I could fit a whole adventure in the backyard in between lunch and dinner. Things felt eternal, but somehow they weren’t. Every year I told my little brother that we’d catch tadpoles at the park together. But it was always either too early or too late. That sweet spot ever alluded me.

Sure things moved slow, but I moved slower. I hesitated to take advantage of my youth, saying that I’d have time another day.

We can always catch tadpoles next summer.

What a load of shit.

My brother is growing up, he doesn’t want to spend his time catching tadpoles with his brother.

Me? I can’t seem to find the time anymore.

Smile :)

This is the last guest post I did on my friend’s blog a while back.  I have included  the original link for those interested. If you like my stuff, go ahead and check his blog out as well!-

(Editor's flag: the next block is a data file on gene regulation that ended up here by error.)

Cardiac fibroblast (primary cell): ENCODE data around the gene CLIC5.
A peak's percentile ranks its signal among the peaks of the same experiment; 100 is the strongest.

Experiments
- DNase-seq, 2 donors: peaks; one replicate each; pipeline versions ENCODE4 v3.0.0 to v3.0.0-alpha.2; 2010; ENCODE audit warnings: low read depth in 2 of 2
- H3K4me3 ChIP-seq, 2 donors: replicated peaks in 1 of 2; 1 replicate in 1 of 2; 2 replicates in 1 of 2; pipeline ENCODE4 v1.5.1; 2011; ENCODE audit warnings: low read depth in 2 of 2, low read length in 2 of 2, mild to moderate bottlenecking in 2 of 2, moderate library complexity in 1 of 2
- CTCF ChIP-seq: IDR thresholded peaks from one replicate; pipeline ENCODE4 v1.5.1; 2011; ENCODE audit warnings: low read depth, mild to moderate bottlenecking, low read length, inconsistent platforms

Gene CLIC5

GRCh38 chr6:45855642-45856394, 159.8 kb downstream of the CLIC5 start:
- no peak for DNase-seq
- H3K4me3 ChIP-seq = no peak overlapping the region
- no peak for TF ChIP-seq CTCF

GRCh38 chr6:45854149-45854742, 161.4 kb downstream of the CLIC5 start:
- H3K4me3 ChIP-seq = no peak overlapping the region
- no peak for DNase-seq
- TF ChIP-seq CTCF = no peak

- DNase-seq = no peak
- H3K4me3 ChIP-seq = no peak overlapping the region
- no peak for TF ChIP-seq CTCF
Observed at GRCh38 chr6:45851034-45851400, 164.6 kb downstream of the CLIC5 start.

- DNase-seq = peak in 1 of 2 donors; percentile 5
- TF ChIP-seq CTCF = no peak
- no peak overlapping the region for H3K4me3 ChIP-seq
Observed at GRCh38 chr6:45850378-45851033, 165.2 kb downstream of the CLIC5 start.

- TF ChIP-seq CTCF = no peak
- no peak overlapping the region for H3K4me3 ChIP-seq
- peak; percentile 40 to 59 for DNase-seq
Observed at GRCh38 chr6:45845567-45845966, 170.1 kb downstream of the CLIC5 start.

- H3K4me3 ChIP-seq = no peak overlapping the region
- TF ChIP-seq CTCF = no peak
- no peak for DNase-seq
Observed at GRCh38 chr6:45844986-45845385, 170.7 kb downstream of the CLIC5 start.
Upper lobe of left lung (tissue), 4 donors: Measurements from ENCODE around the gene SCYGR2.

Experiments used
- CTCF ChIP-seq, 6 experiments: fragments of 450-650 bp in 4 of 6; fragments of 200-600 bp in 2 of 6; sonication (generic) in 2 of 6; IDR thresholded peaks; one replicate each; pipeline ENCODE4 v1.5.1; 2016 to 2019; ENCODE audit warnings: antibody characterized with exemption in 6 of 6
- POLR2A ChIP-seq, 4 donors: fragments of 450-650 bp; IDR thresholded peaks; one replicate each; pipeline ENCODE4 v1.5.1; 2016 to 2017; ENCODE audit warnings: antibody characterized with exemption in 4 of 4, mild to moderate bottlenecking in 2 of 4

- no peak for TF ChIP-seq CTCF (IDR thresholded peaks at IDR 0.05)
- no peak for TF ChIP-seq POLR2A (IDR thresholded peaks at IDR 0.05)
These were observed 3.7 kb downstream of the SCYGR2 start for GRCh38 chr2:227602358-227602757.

Dotti was manufactured in secret in an abandoned Pennsylvania steel mill on July 22nd, 2034. She was a self-teaching computer, the first of her kind. A super artificial intelligence so to speak. Of course none of this was groundbreaking technologically speaking, the issue of sentience and AI had been brought to the attention of the UN in the late 2020’s. They had unanimously banned the creation of all AI, fearing that it would bring about the destruction of mankind like in so many Hollywood movies. The United States protested this decision, claiming that the ruling hindered the progress of human development. So they made Dotti and commissioned the country’s best scientists and engineers to prove the feasibility of an AI to the UN. Of course the project was shrouded in secrecy. The bums wandering into the building in search of shelter were put down. One in the chest, one in the head.